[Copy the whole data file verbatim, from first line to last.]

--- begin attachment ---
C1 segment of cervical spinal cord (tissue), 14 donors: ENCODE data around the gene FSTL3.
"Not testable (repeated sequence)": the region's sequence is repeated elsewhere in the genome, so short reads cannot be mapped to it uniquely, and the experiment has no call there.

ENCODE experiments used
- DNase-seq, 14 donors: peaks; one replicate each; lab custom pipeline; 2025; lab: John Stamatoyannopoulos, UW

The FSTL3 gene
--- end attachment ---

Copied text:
C1 segment of cervical spinal cord (tissue), 14 donors: ENCODE data around the gene FSTL3.
"Not testable (repeated sequence)": the region's sequence is repeated elsewhere in the genome, so short reads cannot be mapped to it uniquely, and the experiment has no call there.

ENCODE experiments used
- DNase-seq, 14 donors: peaks; one replicate each; lab custom pipeline; 2025; lab: John Stamatoyannopoulos, UW

The FSTL3 gene